It’s been 8 months since I decided to be a stay at home mom. A long, confusing, emotional, mentally challenging, and physically draining 8 months. 8 months of trying to figure it out. Figure out ways to not overwhelm my self with daily house tasks, to not go insane with the robotics of grocery shopping and meal planning. Pinning thousands of ideas to not get predictable with dinner (I’m addicted to Pinterest). Figuring it all out along the way, setting aside each mistake I made, hoping that it will get better. Feeling like I was walking a fine line and the anticipation of waiting for myself to mess up began to get so strong. This long 8 months, I found myself at times wondering if I had made a mistake. At the time leaving a then 4 month old Jax was heartbreaking. I’d miss his face, the cuddling, and the bonding. In those 8 months, when the cuddling started to decrease and crawling would turn to walking and walking to running, I would learn that being at home was a job all in its self. My days would be predicted by how Jax felt. My mornings would begin before the sun would rise. Days that I went around the house mute hoping Jax would sleep longer. I bought walking shoes as if I could walk the responsibility of 4 kids away, as if I were walking into my past. It would be the thoughts of “keep going” while I was on the freeway. The extended grocery store trips. The key in the doorknob but the hesitation to open the door. The unsatisfied with life, with so many kids, with what I was doing, who I was becoming. The unknown answer to “Who am I?” During times of frustration because I didn’t want to fold the piles of laundry or the jealously I felt for my husband because he was “free”, it was in these 8 months where I learned so much about myself as a mother, as a wife, as a woman.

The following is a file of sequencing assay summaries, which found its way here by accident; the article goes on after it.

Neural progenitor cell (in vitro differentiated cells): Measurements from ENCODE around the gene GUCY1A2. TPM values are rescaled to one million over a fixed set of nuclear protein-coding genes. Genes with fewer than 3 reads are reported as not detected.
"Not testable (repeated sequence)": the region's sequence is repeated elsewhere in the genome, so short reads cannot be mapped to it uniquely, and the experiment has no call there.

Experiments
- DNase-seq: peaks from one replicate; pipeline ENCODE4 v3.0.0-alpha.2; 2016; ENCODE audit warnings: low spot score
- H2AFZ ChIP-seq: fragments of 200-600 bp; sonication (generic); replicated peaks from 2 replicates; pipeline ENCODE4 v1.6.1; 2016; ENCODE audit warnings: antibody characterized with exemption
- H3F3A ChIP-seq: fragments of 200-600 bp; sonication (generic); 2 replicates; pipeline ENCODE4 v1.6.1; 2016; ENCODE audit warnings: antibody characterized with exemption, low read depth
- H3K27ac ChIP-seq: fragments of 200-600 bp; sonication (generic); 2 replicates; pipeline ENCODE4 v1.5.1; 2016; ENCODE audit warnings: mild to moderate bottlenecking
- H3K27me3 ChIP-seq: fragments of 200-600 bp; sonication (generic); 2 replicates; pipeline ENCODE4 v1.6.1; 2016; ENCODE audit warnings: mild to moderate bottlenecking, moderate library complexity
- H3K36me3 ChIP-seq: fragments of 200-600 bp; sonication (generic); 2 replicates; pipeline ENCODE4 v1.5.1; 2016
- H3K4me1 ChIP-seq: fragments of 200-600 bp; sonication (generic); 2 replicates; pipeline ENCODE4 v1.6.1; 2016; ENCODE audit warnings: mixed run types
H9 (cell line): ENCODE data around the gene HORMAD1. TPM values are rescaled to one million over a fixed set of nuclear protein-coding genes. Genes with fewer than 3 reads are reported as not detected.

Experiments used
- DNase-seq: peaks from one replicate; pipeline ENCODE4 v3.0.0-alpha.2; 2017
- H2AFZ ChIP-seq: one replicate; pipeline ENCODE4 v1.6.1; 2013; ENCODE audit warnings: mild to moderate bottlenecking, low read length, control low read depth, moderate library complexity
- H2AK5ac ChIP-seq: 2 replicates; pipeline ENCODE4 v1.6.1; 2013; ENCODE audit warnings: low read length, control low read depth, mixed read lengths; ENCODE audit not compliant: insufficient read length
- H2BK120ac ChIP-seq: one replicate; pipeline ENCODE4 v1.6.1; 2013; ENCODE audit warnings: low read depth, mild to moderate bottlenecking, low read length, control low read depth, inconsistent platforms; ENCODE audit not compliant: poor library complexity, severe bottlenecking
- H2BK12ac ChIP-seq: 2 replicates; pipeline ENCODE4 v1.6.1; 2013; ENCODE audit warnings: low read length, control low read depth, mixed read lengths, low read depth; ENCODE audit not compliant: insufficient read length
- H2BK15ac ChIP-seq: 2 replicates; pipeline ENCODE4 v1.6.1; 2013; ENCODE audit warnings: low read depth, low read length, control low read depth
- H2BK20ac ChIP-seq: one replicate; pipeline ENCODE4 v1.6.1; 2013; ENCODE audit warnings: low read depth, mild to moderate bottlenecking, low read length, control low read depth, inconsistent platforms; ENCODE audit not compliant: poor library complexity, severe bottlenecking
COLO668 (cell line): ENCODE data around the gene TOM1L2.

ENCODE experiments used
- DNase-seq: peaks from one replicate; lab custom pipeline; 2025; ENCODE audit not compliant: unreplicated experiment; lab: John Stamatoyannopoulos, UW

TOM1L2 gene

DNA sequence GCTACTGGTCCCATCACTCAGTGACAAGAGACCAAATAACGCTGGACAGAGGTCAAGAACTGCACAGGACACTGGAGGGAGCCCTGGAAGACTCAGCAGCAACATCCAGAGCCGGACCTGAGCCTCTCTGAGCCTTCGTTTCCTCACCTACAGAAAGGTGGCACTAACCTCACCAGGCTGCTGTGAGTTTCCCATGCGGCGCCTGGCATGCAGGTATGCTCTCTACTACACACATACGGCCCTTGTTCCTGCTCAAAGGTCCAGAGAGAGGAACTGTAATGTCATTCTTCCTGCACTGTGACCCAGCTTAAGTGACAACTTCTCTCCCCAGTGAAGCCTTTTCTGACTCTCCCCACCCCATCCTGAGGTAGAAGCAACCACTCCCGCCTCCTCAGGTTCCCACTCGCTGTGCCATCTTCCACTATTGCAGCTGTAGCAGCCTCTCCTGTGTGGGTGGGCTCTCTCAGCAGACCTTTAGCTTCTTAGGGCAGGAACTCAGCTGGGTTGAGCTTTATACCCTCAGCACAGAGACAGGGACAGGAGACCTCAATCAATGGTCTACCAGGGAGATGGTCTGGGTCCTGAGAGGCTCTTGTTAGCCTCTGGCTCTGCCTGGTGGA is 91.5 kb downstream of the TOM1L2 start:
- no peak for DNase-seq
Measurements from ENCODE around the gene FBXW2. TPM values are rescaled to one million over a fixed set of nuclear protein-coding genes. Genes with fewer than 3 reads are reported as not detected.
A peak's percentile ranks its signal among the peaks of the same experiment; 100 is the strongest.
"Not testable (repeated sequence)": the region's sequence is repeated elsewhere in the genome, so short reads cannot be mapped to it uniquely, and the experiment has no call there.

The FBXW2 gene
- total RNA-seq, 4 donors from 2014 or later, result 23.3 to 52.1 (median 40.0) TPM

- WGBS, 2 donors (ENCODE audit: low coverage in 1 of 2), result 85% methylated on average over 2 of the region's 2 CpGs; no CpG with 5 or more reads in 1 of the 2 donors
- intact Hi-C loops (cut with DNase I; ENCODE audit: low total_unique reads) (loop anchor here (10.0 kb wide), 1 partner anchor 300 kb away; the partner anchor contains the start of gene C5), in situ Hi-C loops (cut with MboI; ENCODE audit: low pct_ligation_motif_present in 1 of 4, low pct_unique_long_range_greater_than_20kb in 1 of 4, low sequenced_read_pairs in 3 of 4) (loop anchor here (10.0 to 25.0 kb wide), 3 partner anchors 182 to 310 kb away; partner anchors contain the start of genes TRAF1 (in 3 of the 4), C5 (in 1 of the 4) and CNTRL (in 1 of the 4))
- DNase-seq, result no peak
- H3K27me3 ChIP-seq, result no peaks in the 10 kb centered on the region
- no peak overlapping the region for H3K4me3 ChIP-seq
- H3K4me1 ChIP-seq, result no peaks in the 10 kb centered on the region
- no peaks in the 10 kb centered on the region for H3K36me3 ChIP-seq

Postpartum depression is real. It creeps up on us. It steals our joy, our peace, our happiness, our blessing. It destroys our families and marriages. It affects us mentally, emotionally and physically. Attacks the very essence of our purpose. It wants to eliminate the bond we have to our children. I found myself grasping at the enemies hold on my joy. On my peace. On my life. He desired to take what was given to me. To blind me with lies. These 8 months I had to dig deep. I had to pray. Depend on worship. Challenge my thinking and take the limitations off who God was in my life. Then and only then I felt the grasp come off, and in the first time in months I could breathe. No longer drowning. No longer being pulled under. It was the walks along the shore that reminded me of His Promises. It was the worship music that built me up and the prayer that destroyed the lies.
Jesus is the author and the finisher of our faith, when I was at my end, feeling defeated, I remembered this. I remembered that in my book, I am victorious. I can never loose.
We can never lose.